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Ensure Meaningful Participation in Your Child’s IEP Meeting
Published October 3, 2016
Come and learn how to develop an IEP, which appropriately meets the educational needs (management, academic, physical, and social-emotional development) specific to your child. Learn essential do’s and don’ts to preserve rights. Also, participants of this workshop will have the opportunity to sign up for a FREE review of your child’s current IEP or Section 504 Plan on October 18, 2016 from 11:30AM – 1:30PM. Click here to download the event flyer.
By Sandi Rosenbaum, Special Education Advocate
When a child with special needs enters special education, parents can be overwhelmed. When it comes time for the child’s Individualized Education Program (IEP) meeting, parents may not know what their rights are, what questions to ask, or what to expect. Federal courts have held that school districts cannot impede parental input in IEP meetings. Here are some important things to remember:
You are an expert on your own child’s needs. For the IEP meeting, the school district must assemble a team of educators and other professionals, including a District representative, a regular and special education teacher and in most cases, a school psychologist. These individuals often have the background, education and experience that may qualify them as experts in their fields. They may have very useful information to contribute about what has and has not worked for children with needs similar to your child’s. However, no one knows your child better than you do. If you hear a recommendation in an IEP meeting that you believe will not work for your child, speak up and provide counter documentation. You also have the right to invite anyone to the CSE, including a relative, advocate or an attorney. If you bring an attorney, you must let the school district know.
Don’t be afraid to ask questions. A meeting with learned professionals can be intimidating. It is not uncommon for parents to feel a bit lost when unfamiliar acronyms and other terminology start flying around. You have the right to participate meaningfully in the discussion, and to do that you may need to ask others in the meeting to slow down and explain things more fully.
Request an evaluation, not a service. Often parents request certain special education services such as occupational, speech or physical therapy, only to be told that the child does not need the service. The best approach is to request an evaluation that would support the need for the service. For instance, a parent could request a speech evaluation rather than requesting speech therapy. This way, a qualified professional will make the determination of whether your child needs the service. If you disagree with the evaluation, you have the right to request an independent educational evaluation (“IEE”), at district expense. This will be subject to the District policy on IEE’s and there may be costs limitations. Finally, you may hire a private evaluator to test your child, to get a more complete picture of his or her functioning.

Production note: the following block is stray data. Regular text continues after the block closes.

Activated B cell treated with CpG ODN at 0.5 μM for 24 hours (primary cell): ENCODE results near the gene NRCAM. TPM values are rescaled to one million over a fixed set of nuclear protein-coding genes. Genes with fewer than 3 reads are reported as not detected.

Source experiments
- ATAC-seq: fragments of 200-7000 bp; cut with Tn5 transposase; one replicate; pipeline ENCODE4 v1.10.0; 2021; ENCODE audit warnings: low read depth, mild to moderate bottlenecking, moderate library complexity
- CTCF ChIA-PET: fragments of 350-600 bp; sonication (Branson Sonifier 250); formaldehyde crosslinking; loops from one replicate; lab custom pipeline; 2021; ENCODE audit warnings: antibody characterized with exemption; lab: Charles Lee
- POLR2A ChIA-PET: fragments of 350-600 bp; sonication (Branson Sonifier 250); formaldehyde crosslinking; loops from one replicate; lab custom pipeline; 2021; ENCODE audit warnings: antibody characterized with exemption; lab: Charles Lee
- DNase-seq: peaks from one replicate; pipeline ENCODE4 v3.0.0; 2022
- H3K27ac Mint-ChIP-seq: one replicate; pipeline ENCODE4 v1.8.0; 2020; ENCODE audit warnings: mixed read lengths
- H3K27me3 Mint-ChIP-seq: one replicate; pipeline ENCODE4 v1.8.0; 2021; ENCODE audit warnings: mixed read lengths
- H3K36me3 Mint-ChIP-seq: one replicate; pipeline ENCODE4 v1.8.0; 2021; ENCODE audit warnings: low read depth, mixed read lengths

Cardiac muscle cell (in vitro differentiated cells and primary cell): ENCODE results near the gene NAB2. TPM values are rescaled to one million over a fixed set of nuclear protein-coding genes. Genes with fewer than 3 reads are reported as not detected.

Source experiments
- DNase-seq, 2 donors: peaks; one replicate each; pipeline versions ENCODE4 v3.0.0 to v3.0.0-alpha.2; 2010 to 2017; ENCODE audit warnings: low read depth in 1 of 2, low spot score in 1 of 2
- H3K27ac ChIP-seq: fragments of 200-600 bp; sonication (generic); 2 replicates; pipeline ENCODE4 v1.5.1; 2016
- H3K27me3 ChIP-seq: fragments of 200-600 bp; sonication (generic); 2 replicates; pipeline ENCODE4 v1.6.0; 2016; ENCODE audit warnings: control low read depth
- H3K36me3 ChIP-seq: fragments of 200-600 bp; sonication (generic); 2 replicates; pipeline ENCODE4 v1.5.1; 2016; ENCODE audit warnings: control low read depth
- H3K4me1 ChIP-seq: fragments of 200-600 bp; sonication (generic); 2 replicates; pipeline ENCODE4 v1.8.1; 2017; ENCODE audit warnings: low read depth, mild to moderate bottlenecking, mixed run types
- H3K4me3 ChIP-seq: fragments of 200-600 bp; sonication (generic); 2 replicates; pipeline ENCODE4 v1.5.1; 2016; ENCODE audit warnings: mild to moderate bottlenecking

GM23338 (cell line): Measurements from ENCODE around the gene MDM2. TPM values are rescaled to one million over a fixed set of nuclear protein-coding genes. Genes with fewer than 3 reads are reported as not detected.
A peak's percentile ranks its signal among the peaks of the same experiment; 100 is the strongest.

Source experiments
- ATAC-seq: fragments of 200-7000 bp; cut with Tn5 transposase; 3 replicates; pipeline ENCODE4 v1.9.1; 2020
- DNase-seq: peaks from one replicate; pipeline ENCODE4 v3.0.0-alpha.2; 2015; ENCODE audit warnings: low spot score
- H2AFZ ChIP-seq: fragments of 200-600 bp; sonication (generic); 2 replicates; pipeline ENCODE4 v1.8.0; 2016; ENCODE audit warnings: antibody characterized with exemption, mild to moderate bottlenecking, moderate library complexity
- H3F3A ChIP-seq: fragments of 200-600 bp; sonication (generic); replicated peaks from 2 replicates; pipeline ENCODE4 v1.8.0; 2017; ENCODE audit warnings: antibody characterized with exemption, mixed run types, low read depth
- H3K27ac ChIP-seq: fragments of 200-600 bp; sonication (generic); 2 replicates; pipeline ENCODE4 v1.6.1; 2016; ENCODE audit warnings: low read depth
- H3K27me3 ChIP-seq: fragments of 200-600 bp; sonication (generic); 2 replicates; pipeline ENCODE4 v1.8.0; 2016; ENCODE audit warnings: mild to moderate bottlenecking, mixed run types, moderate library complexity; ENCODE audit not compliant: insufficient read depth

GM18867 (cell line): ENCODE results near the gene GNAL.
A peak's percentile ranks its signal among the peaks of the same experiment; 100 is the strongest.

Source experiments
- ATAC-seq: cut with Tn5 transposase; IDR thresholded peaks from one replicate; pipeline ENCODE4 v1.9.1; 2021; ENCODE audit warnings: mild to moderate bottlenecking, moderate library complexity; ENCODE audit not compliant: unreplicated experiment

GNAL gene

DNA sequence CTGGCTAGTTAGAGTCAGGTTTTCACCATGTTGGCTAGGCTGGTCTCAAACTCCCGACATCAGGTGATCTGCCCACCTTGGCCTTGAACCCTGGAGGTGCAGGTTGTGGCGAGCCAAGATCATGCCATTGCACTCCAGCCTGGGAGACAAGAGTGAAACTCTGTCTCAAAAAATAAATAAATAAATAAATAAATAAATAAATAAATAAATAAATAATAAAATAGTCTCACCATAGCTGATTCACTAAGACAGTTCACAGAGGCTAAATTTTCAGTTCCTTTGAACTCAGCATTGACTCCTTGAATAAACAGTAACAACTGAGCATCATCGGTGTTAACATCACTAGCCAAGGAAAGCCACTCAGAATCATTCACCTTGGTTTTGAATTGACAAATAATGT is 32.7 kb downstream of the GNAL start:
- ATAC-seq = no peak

Make requests in writing. Make a requests for evaluations, services, IEP meetings, or other elements of your child’s special education services in writing. Documenting requests in this way accomplishes several goals: 1) it ensures that there is evidence that the request was made, 2) it allows you to say exactly what you want in your own words (as opposed to someone taking notes of a verbal request at an IEP meeting), and 3) it may initiates certain timelines that the IEP committee has to respond to.
Become as informed as possible beforehand. The IEP meeting must make decisions on placement and services at the IEP meeting, and parents can participate more meaningfully in those decisions if they are well-informed beforehand. Parent should ask to receive any evaluation reports before the meeting and, ideally, should ask the individual who drafted the report to review it with them before the IEP meeting. This can help parents take time to think through the options and ask for the next steps they want at the meeting itself.
Consider a special education advocacy attorney. Your child has an enforceable legal right to a free appropriate public education, including special education services to meet his or her needs. Parents of children with special needs usually find they must be advocates for their own children, and they often find that having a professional advocate makes a world of difference. A special education advocacy attorney can represent the child’s interests in an IEP meeting and in the special education system generally, to ensure the child gets the services he or she needs. A skilled attorney can use a respectful and collaborative approach, combined with comprehensive knowledge of the child’s legal rights, to achieve the best outcome possible.
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